As far as my luxury exploder goes, I've had her long enough to rack up more miles than most people will ever do on a single vehicle... Perhaps more than they will do on multiple combined hahaha. So unless another vehicle falls into my lap or this one suffers a fatal injury, I'll have her long enough to see savings and pay off the cost if I keep it on the cheap! See below for tire talk...

Quote:
Originally Posted by jeff88 View Post
X2

As far as tires go, you can look at the Goodyear Wranglers. According to Consumer Reports it has the best rating for LRR among the A/T and offroading tires. I've personally used them and I like the ride on them too!
Thanks to you as well for the encouragement!

My current tires have been upgraded to 31x10.5R15LT Wild Trac's, the tread's as aggresive as some AT's out there but WAY cheaper. And I'm getting great wear out of them. Of course, great wear means it will be a long time before I try to stuff 33's under there Unless of course I do some calculatin on RPM's and FE, and follow that up with some penny pinchin

Either way... I hope that my thoughts/ideas/questions, and hopefully follow through on some of them can help you guys (and others) in your search for better FE with your off roadin trucks.

~C
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Old 08-21-2014, 09:39 PM   #17 (permalink)
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You could do something like a conveyer belt air dam. Just hold it on with like 4 or 6 bolts and pull them off and throw the air dam in the back.
The 2/3 air dam on my suburban was good for nearly 1mpg.

Why would you want mud tires?
They are expensive, lower your fuel mileage, wear out quickly and need to be replaced well before they are worn out if you want them to be useable off road.

I say run highway tires or A/Ts with bad ass snow chains off road.
Or get a spare set of mud tires.
You can throw nasty set of snow and ice chains on a bald high way tire and do things the most radically aggressive, expensive mud tire with full complement of tread can barely do.
Another thing is most mud tires kind of suck in the snow and ice, I would rather have A/T tires. Ideally anything with chains.
Chains protect the side wall and shoulder to some degree too, plus if you do cut the side wall on a highway tire, who cares, its a cheap high way tire. If you cut the side wall on the most radically aggressive, expensive mud tire that still has full complement of tread, well sucks to be you.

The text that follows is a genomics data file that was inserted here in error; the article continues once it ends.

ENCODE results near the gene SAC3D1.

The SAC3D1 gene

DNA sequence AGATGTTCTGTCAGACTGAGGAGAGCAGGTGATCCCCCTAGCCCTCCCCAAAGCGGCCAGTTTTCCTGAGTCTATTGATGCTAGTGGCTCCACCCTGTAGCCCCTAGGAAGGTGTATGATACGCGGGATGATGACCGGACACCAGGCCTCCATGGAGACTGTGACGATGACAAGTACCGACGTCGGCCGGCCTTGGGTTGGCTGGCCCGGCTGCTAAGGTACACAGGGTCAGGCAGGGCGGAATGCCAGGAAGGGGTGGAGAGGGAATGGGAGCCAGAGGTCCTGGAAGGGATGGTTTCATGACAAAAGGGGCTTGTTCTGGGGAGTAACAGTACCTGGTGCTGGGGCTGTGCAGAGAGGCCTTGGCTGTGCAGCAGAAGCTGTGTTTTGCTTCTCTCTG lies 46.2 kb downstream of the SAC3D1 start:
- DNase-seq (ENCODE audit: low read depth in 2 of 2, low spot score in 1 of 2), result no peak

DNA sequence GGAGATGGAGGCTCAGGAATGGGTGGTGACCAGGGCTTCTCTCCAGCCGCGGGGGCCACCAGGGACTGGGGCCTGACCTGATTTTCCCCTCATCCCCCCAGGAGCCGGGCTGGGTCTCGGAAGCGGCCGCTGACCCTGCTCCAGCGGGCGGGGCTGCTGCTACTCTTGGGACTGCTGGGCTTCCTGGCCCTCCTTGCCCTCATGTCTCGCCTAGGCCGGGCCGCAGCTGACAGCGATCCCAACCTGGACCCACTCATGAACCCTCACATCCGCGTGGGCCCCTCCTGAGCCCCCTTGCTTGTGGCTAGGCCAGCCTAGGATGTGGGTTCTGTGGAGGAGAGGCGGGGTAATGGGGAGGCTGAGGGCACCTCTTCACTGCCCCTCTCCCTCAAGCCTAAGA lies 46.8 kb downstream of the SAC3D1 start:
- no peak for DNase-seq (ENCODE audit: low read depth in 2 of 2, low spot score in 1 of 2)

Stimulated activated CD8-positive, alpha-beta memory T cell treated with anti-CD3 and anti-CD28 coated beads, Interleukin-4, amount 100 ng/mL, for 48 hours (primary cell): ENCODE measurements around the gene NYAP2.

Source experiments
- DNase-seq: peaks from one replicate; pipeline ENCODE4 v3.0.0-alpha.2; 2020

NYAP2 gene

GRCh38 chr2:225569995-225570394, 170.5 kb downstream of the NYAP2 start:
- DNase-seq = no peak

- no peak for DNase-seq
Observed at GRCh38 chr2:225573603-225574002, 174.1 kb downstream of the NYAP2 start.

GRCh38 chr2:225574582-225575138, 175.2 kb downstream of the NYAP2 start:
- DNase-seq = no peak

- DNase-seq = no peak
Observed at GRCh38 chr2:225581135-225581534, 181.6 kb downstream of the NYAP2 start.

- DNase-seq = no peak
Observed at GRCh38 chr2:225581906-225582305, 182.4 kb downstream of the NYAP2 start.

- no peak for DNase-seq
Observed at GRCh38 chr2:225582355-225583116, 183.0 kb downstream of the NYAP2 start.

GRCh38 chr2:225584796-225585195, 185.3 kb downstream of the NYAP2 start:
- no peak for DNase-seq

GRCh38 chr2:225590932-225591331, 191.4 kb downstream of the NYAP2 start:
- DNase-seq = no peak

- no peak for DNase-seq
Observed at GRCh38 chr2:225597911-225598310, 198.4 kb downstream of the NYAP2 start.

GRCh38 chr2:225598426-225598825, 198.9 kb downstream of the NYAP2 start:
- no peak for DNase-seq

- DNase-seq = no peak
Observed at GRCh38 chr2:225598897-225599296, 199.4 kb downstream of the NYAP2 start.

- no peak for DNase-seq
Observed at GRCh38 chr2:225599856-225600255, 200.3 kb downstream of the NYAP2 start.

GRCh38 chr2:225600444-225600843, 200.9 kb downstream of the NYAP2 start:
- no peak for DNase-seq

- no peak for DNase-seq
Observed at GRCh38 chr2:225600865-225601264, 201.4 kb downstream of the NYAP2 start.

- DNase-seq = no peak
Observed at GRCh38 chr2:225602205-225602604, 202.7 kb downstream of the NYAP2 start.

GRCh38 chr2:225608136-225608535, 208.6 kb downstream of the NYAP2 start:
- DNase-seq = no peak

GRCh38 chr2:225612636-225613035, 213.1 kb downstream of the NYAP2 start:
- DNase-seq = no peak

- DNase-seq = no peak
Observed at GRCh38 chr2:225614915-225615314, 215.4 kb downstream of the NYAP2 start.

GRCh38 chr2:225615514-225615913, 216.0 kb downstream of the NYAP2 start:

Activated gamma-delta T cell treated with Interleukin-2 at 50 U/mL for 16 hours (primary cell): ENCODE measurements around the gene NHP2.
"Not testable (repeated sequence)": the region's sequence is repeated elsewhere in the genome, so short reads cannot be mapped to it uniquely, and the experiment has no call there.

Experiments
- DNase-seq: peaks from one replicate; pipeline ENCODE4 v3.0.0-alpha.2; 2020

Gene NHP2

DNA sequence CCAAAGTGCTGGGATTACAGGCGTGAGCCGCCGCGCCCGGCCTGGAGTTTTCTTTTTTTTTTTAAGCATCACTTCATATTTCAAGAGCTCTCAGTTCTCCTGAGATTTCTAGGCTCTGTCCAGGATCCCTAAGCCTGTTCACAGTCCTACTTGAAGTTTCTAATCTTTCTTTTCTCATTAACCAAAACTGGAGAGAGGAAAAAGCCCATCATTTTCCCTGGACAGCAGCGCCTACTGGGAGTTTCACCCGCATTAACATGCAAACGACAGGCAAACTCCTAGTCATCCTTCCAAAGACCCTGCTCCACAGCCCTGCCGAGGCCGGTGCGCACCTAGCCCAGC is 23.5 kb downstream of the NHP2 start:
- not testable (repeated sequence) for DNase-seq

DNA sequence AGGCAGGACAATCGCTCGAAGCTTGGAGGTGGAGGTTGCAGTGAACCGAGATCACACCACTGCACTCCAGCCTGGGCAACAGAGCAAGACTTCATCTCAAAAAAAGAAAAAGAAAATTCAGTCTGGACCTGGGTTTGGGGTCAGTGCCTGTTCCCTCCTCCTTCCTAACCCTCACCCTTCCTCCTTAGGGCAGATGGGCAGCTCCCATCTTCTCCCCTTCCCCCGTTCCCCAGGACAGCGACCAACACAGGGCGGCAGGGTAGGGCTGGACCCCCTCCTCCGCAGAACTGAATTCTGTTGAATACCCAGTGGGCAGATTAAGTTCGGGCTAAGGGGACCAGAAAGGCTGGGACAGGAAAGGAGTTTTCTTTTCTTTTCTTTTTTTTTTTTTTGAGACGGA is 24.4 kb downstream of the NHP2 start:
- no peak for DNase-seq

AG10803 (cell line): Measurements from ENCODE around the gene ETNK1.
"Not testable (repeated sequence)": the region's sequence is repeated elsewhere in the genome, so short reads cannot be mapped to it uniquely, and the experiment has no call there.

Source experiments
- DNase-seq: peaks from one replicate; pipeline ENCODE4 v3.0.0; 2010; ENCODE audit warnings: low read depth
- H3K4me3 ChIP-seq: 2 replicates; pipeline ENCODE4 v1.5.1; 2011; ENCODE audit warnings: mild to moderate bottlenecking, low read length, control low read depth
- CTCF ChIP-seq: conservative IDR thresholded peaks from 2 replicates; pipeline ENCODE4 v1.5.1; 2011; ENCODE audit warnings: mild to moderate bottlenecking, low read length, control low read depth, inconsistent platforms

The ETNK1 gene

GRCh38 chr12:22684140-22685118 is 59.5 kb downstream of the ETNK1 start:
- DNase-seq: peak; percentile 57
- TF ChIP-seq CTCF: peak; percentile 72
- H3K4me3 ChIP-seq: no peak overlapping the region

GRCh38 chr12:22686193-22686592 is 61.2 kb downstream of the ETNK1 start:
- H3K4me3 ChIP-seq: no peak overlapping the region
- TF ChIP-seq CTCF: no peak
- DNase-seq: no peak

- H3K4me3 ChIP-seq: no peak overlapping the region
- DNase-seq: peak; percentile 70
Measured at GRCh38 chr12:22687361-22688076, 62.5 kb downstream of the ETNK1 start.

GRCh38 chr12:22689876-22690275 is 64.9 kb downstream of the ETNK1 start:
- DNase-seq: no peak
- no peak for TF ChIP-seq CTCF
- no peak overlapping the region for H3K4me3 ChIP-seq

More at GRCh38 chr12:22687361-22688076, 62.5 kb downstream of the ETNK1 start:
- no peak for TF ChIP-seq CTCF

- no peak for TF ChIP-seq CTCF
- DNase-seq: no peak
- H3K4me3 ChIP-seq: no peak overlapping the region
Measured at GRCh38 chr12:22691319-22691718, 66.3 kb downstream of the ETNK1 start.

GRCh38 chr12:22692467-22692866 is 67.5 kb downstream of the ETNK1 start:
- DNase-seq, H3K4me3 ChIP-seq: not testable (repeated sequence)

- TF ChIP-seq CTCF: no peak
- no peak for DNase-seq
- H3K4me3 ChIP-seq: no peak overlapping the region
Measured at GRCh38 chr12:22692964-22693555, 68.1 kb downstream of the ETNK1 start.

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Old 08-21-2014, 10:20 PM   #18 (permalink)
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Quote:
Originally Posted by aerohead View Post
I think Hucho would tell you to just skip the nose.The Mountaineer's nose would shame some passenger cars.A little lower with the airdam would be good.
The tail is good,just as you've rendered it .A good compromise.
As to the wheel fairings,unless everything was really 'clean' up to them,and around them,they might just be embedded within turbulence.
Ya don't say, putting cars to shame eh

In regards to the airdam, That's really all you think would be necessary? That in conjunction with a belly pan? Does the belly pan need to be as low as the air dam in order to prevent an eddie or swirling pressure zone behind the air dam?

~C
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Old 08-21-2014, 10:30 PM   #19 (permalink)
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Originally Posted by oil pan 4 View Post
You could do something like a conveyer belt air dam. Just hold it on with like 4 or 6 bolts and pull them off and throw the air dam in the back.
The 2/3 air dam on my suburban was good for nearly 1mpg.
2/3 airdam? Like 2/3 of the way to the ground? Do you have any frame or structure to keep it firm at hwy speeds?


Quote:
Why would you want mud tires?
They are expensive, lower your fuel mileage, wear out quickly and need to be replaced well before they are worn out if you want them to be useable off road.
I don't want mud tires, I said I don't play in the mud so I have no need for anything other than A/T's... Unless of course you consider A/T's to be mud tires, in which case I would say you need a redneck education on truck tires
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Old 08-22-2014, 01:08 AM   #20 (permalink)
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q

This Commanderwagen has a field modification that is a roller for the front valance. Something like this could establish a low stagnation point.



Or maybe a high stagnation point and prow like a boat?

My current car is as low as I can practically get it, but for the next one I'm leaning toward a high ride height and heavily skirted and spatted wheels. A big problem for you will be the wheelwells.

For the belly pan, consider Grimco - Substrates: Max-Metal, MAX-metal HD. It's like Polymetal or OmegaLite, but the aluminum skins are .30mm, about twice as thick. It's available in 4x8 and 6x10 sheets.